Alabama Crimson Tide RB Derrick Henry has run into the record books as the 2015 Heisman winner, but where does he stack up against the last decade of Trophy recipients? Let's start Power Ranking The Last 10 Heisman Trophy Winners.
10) RB Mark Ingram -- Alabama Crimson Tide (2009)
Ingram edged out Stanford's Toby Gerhart by just 28 points to win the award. The main cog of Alabama's offense during their run to a BCS title win over Texas, Ingram posted 1,992 all-purpose yards and 20 touchdowns. He's the only RB other than Derrick Henry to win the Heisman in the past decade, but there's too much quality and too many pinball machine-tilting stat numbers ahead of him to warrant a higher ranking.
9) QB Troy Smith -- Ohio State Buckeyes (2006)
Smith bested Arkansas RB Darren McFadden by a whopping 1,662 points over Arkansas RB Darren McFadden. Smith threw for 2,542 yards and 30 touchdowns, leading OSU to a national title game appearance. However, he was limited to a more one-dimensional game than in his previous seasons in Columbus, and his stat line as a pocket passer just isn't gaudy enough to place him ahead of the seven remaining QBs.
8) QB Tim Tebow -- Florida Gators (2007)
You gotta feel bad for Darren McFadden. The Arkansas RB finished second to Troy Smith on '06 and Tebow in '07. To be fair, Tebow was a dual-threat beast -- posting over 4,000 all-purpose yards and 55 total touchdowns. His limitations as a traditional passer were papered over by Florida's Spread Option offense under Urban Meyer. However, he was the right fit at the right time, and being a "system QB" doesn't make his mind-boggling numbers disappear.
7) RB Derrick Henry -- Alabama Crimson Tide (2015)
This feels right for Henry right now, although you could convince us that he belongs much higher. Henry has set a new SEC record with 1,986 rushing yards, and could make his record unreachable with two marquee performances in the College Football Playoff. If he drops 300-400 combined in the CFP, we might have to scramble and push him up the ranks.
6) QB Robert Griffin III -- Baylor Bears (2011)
Baylor lost three games during Griffin's Heisman campaign, yet he was still able to edge out Stanford's Andrew Luck and Alabama's Trent Richardson for the Heisman. That's what happens when you top 4,900 all-purpose yards and account for 47 total touchdowns, filling up stat sheets to the brim with video game numbers. He's the OG of Baylor's rise as an offensive machine over the past several years.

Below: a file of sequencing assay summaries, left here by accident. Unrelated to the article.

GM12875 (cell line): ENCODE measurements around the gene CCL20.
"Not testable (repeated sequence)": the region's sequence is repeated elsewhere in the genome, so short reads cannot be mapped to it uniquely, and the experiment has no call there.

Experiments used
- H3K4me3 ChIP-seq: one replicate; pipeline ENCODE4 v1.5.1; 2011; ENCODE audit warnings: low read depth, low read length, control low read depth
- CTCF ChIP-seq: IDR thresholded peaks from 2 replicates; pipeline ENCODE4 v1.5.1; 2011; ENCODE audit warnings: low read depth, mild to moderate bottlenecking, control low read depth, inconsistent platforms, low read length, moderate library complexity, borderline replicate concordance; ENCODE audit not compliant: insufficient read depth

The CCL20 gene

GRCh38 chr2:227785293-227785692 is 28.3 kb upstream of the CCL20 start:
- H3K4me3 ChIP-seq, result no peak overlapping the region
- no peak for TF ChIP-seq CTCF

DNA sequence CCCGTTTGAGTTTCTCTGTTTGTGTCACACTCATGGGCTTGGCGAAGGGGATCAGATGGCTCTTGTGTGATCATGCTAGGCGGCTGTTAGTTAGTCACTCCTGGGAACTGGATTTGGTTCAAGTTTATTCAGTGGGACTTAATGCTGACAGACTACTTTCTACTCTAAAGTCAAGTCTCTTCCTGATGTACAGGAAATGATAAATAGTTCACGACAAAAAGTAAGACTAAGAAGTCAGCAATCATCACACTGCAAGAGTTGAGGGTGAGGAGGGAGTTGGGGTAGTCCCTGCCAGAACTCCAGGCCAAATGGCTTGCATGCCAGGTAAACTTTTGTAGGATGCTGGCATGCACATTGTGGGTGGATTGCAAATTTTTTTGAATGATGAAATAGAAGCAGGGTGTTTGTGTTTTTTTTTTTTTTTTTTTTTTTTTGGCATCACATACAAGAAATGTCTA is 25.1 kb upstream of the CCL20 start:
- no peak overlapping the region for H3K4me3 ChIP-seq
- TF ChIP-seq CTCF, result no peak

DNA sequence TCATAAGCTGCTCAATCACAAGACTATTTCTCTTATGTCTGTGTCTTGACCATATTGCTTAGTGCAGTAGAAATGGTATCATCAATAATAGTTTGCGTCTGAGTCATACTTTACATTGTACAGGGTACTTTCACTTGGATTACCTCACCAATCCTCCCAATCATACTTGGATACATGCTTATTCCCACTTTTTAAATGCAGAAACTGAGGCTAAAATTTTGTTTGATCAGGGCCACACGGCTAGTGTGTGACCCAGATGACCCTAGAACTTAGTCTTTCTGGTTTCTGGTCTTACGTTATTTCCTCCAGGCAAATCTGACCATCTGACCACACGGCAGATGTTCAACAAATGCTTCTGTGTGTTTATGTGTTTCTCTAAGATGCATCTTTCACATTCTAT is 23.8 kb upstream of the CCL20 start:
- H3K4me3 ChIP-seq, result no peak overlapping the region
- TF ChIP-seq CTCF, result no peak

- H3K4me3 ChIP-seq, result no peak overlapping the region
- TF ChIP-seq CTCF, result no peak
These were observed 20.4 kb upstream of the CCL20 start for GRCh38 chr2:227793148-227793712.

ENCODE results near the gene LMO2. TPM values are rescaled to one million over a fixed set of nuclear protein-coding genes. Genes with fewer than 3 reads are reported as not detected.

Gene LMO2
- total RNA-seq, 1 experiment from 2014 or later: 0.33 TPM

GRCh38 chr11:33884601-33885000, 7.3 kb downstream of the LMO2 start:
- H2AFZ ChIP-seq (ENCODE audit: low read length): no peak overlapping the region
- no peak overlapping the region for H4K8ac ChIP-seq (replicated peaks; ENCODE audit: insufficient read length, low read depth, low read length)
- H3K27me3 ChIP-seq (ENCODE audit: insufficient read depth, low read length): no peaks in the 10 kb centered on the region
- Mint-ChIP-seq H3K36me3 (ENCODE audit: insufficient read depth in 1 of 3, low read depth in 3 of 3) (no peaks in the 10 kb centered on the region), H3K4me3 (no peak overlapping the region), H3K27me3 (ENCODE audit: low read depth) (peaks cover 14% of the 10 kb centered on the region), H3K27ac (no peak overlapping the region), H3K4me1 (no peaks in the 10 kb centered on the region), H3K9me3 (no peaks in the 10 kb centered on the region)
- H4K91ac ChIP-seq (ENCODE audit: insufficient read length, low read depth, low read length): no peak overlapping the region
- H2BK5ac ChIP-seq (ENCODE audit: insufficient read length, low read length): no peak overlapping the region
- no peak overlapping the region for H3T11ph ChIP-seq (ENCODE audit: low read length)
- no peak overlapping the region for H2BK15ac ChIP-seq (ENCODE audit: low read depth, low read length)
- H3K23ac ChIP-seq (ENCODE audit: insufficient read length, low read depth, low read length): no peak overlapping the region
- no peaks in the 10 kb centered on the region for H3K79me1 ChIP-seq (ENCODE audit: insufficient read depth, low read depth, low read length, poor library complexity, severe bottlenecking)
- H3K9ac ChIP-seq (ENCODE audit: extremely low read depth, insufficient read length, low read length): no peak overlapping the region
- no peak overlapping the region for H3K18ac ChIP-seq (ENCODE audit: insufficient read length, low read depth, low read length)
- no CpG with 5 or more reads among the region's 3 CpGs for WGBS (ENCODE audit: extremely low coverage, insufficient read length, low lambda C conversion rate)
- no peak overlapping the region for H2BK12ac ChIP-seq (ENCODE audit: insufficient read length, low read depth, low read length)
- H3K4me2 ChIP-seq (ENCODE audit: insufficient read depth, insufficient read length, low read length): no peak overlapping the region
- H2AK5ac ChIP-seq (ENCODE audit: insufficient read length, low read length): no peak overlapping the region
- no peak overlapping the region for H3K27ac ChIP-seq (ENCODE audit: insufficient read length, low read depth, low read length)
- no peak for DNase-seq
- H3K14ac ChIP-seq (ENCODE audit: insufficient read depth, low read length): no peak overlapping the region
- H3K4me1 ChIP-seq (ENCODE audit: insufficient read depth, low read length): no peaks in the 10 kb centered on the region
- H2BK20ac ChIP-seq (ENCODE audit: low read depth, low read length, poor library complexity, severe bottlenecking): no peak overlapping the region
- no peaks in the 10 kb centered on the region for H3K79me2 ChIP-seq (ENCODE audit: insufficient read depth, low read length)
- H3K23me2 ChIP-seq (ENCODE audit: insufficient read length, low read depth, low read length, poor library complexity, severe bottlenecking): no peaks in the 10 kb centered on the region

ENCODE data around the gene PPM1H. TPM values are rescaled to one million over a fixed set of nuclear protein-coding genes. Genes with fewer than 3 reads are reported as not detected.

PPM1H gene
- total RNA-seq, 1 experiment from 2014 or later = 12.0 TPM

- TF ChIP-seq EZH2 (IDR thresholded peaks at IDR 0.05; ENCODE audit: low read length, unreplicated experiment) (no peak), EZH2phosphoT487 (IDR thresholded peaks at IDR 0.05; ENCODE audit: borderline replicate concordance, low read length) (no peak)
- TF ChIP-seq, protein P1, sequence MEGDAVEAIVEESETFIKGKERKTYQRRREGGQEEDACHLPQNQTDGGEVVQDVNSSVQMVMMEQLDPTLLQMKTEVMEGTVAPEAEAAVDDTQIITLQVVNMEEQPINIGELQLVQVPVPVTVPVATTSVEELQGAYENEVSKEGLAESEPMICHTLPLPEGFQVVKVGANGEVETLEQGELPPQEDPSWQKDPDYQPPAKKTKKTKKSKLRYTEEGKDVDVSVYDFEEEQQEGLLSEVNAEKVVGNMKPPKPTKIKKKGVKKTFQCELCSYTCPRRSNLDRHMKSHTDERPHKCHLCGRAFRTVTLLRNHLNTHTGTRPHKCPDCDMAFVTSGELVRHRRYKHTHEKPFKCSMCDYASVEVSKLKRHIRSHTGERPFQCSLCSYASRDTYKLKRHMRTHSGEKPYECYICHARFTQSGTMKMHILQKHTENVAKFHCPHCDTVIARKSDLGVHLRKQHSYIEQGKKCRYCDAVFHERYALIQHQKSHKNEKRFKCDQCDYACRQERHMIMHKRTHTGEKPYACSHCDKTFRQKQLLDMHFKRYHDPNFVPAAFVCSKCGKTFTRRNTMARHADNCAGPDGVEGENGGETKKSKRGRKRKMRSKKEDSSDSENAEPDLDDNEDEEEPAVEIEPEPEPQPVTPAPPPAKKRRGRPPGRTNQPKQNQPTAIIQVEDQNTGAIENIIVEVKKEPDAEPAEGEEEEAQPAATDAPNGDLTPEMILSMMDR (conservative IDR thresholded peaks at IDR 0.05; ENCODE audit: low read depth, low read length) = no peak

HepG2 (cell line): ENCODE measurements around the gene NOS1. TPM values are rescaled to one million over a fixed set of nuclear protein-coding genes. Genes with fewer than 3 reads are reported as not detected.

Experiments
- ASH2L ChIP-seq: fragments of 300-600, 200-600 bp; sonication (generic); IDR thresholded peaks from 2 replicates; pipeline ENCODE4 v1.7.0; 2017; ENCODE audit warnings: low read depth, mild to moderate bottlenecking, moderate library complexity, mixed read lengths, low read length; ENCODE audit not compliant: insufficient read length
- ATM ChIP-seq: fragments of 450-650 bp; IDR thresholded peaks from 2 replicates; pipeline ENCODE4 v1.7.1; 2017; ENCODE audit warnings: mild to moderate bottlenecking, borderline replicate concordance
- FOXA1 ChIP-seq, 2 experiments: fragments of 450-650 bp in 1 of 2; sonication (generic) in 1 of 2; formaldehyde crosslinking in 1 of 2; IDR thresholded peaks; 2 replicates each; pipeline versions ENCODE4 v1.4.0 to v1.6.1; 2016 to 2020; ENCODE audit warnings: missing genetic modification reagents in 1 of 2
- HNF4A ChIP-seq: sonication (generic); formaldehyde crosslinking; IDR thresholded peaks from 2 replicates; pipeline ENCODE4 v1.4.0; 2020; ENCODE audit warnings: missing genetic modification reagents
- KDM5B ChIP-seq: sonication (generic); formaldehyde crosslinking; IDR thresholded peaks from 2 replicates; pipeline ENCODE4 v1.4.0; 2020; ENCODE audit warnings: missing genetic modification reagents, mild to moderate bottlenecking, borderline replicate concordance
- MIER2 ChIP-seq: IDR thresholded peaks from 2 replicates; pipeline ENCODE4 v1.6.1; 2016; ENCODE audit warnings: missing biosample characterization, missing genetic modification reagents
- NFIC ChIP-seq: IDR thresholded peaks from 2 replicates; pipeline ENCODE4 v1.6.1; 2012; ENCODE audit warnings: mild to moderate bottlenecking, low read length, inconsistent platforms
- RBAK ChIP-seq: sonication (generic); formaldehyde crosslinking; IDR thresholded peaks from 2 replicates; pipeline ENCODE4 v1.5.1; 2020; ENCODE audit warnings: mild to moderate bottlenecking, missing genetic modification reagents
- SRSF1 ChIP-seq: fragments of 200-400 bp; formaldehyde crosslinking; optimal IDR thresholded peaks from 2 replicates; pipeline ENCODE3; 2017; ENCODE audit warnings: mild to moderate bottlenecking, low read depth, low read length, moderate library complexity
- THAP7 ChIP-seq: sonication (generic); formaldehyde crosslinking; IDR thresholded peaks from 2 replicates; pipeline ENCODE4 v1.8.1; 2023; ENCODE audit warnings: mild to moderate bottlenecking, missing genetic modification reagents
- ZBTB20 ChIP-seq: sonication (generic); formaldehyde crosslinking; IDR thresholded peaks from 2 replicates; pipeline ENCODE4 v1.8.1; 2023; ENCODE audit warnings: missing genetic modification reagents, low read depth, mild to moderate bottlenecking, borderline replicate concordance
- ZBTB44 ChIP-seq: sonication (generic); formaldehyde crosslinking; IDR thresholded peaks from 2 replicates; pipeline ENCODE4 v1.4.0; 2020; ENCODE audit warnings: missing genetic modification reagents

5) QB Johnny Manziel -- Texas A&M Aggies (2012)
Manziel became the first freshman to win the Heisman, beating out Notre Dame's Manti Te'o. There's a reason why such a fresh-faced Johnny Football was given the nod, with 3,706 yards passing, 1,410 yards rushing and 47 combined touchdowns to his credit. Manziel took the nation by storm with his brash personality and on/off-field antics, but he backed it up by running circles around opposing teams in and out of the pocket.
4) QB Jameis Winston -- Florida State Seminoles (2013)
Winston simply won. And won. And won. The youngest player to ever win the Heisman, Winston threw for 4,057 yards and 40 touchdowns while leading Florida State to a national championship win over Auburn. His off-field transgressions may have dimmed his star to some, but there's no question that he was the on-field and locker room heart and soul during FSU's run to the title.
3) QB Marcus Mariota -- Oregon Ducks (2014)
Mariota threw just two interceptions in 2014. TWO. He outpaced second-place finisher and Wisconsin RB Melvin Gordon by 1,284 points, accounting for 53 touchdowns and over 5,200 all-purpose yards. Oregon's quest for a national title came up just a game short, but it was Mariota's dual-threat heroics and insane level of accuracy which pushed the Ducks that far in the first place.
2) QB Sam Bradford -- Oklahoma Sooners (2008)
Bradford is the best pure pocket passer of the past decade, and without him the Oklahoma Sooners wouldn't have sniffed their national title game appearance against the Florida Gators. He completed 67 percent of his passes for 4,720 yards and 50 touchdowns, picking apart opposing secondaries while making every and any throw asked of him. He was/is a throwback in the best way possible.
1) QB Cam Newton -- Auburn Tigers (2010)
If you drew up a prototype for the modern dual-threat quarterback, you still wouldn't be able to duplicate the sheer impact that Newton had in 2010. The first Auburn Heisman winner since Bo Jackson, Newton beat out Andrew Luck and Oregon's LaMichael James for the hardware -- throwing for 30 touchdowns, running for 20 and posting 4,300 combined yards. There's no player in recent history, maybe ever, that altered opposing team's offensive game plans quite like the Real Superman.Back to the NCAA Newsfeed